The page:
Exercise Literally Saved My Life!
I had no idea what lay ahead of me on that fateful day in late March 2011. I went to work that day just like I had been doing the past 10 years.
I worked in the natural products industry. I loved my job. I felt fulfilled by my job in health. However, at the end of the day, I was without a job. The economic downtime was in full swing. And I was the latest casualty. What was I going to do? I had 4- and 6-year-old boys. My wife wasn’t working. And I had a mortgage that was suffocating.
One month later, I realized the inevitable. My marriage was in disrepair. It had been so bad for so long. I left my wife and filed for divorce.
A few months later, still unemployed and, at age 51, living with my parents, I made a decision that would change my life. I would pursue sole custody of my boys.
A few months later I was forced to sell my home. I sold my home, but had to pay $34,000.00 to do so.
My fall was meteoric to say the least. I went from living in a million dollar home on the beach in Southern California to being broke and living with my parents in pursuit of a job and custody of my two little boys. And all of this happened within a span of months.
It was the perfect storm. What would I do? An unforgiving economy coupled with an unforgiving judicial system for appointing sole custody for loving Dads made for a seemingly prodigious mountain to climb. I had lost hundreds of thousands of dollars. I was a financial mess. I was clinically depressed. I felt suicidal.
What did I do? I went to the gym. I went early and I went often. And it saved my life. It really did!
Dramatic Impact on Mental Health
So many people fail to realize the profound impact exercise has on your general health. The traditional benefits of exercise cannot be understated. If you want to feel better, have more energy, and even live longer, exercise is the very best medicine. The health benefits of regular exercise and physical activity are undisputable and yours for the taking, regardless of age, sex or physical ability. In fact, according to mayoclinic.com, exercise:
- Controls weight
- Helps to combat health conditions and diseases
- Improves mood
- Increases energy
- promotes better sleep
- Significantly increases libido
- Can be fun
That said, I believe exercise has its greatest impact on mental health. Exercise decreases stress hormones, including cortisol, as well as increases endorphins. And endorphins are the body’s natural feel good chemicals. When they are released through exercise, mood and mental outlook are dramatically boosted naturally. This is often referred to as a “runner’s high”. Additionally, exercise releases adrenaline, serotonin, and dopamine, chemicals that work beautifully together to make you feel good – very good! My daily endorphin push was crucial for me!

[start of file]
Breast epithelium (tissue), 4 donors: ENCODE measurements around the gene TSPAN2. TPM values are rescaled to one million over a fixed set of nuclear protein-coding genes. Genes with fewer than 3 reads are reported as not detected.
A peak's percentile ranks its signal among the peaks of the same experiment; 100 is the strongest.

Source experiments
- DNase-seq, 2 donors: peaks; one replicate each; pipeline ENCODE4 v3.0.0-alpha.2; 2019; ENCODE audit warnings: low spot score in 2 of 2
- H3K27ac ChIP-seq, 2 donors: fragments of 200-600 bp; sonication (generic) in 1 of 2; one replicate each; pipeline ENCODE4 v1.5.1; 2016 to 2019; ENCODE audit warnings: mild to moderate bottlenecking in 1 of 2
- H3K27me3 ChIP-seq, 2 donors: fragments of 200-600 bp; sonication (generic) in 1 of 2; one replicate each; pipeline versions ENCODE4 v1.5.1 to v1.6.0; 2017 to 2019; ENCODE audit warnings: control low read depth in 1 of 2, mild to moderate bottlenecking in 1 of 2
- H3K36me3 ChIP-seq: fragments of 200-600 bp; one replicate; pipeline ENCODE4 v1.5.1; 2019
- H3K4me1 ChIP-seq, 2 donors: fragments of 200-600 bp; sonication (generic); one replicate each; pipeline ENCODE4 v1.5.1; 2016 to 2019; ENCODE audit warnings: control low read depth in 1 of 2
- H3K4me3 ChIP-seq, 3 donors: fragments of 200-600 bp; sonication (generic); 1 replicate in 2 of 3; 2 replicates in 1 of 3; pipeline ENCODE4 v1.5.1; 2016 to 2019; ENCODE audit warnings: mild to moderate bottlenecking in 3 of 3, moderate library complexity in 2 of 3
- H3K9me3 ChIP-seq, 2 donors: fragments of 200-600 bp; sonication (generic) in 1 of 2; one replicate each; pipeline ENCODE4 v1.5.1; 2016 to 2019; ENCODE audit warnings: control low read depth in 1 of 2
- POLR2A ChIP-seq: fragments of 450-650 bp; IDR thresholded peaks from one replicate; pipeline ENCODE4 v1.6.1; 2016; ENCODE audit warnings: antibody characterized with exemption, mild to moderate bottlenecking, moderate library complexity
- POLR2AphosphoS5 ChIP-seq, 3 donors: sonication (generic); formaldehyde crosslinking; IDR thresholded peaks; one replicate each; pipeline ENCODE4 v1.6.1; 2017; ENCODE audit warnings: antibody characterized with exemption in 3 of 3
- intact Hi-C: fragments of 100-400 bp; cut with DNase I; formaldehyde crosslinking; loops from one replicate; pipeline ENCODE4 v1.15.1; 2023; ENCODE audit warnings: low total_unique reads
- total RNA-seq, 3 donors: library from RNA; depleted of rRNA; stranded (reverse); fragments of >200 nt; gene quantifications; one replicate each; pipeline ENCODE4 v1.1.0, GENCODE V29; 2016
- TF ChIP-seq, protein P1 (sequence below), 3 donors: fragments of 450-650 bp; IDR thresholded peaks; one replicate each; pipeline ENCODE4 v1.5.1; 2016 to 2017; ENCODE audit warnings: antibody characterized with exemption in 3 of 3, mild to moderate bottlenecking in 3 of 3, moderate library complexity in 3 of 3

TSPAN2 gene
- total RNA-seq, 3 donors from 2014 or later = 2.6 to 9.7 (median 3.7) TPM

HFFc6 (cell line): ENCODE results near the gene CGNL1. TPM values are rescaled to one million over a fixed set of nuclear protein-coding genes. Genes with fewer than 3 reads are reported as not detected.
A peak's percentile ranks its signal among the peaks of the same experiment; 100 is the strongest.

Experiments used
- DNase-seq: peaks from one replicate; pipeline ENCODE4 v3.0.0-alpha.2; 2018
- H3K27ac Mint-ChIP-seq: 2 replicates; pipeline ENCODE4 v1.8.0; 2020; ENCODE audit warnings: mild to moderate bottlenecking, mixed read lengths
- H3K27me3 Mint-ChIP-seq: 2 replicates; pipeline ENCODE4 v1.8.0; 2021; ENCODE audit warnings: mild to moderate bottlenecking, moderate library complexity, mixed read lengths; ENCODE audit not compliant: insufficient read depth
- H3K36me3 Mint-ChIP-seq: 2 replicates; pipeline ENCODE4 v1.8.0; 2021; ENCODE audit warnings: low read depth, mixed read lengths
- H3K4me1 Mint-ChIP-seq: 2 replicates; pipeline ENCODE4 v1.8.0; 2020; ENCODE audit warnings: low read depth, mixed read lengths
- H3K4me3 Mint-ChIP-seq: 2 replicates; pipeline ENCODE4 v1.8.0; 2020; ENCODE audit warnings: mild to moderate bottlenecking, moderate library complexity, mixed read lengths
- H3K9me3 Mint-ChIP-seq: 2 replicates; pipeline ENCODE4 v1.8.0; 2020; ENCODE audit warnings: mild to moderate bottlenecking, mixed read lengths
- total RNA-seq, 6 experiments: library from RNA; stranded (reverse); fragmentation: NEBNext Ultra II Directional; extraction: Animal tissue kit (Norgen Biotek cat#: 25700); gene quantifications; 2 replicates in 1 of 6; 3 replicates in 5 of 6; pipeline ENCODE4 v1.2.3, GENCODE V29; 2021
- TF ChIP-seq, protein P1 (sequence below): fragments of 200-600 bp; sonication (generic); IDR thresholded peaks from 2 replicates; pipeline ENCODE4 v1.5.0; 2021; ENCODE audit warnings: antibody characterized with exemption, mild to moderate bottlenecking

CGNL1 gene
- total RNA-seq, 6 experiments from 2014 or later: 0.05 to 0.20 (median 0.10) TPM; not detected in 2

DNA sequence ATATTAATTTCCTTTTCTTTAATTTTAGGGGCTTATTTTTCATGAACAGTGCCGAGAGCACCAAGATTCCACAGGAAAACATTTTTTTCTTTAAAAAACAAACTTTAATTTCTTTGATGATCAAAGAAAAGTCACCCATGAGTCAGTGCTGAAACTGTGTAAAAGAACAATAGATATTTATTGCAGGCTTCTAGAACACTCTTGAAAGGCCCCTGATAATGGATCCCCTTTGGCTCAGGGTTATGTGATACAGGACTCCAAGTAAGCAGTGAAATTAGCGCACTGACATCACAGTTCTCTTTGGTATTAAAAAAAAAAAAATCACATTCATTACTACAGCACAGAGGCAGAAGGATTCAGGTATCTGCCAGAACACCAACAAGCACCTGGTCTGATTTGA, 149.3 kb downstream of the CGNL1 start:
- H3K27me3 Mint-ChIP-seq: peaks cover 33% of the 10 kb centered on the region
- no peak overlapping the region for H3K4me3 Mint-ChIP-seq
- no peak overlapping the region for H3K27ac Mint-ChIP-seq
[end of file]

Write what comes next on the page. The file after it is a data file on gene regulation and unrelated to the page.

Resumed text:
From a clinical perspective, endorphins are defined as hormone-like substances that are produced in the brain and function as the body’s natural painkillers. During exercise, endorphins are released and this can produce feelings of euphoria and a general state of wellbeing. Endorphins can be so powerful that they actually mask pain. Physically active people recover from depression much more quickly and physical activity is strongly correlated with good mental health as people age.
Studies show that people who exercise regularly realize a positive boost in mood and lower rates of depression. “Exercise Therapy” is not yet widely accepted, but this treatment is free and has no side effects. Compare that with antidepressant drugs which cost Americans $10 billion each year.
The phenomena that exercise is crucial to good health — both mental and physical — is nothing new.
As early as the 1970s, observational studies showed that Americans who exercised were not only less likely to be depressed, but also less likely to become depressed in the future.
Interestingly, in 1999, Duke University researchers demonstrated, in a randomized, controlled clinical trial, that depressed adults who participated in an aerobic exercise routine improved as much as those treated with sertraline, the medication marketed as Zoloft. This drug was earning Pfizer more than $3 billion annually before its patent expired in 2006.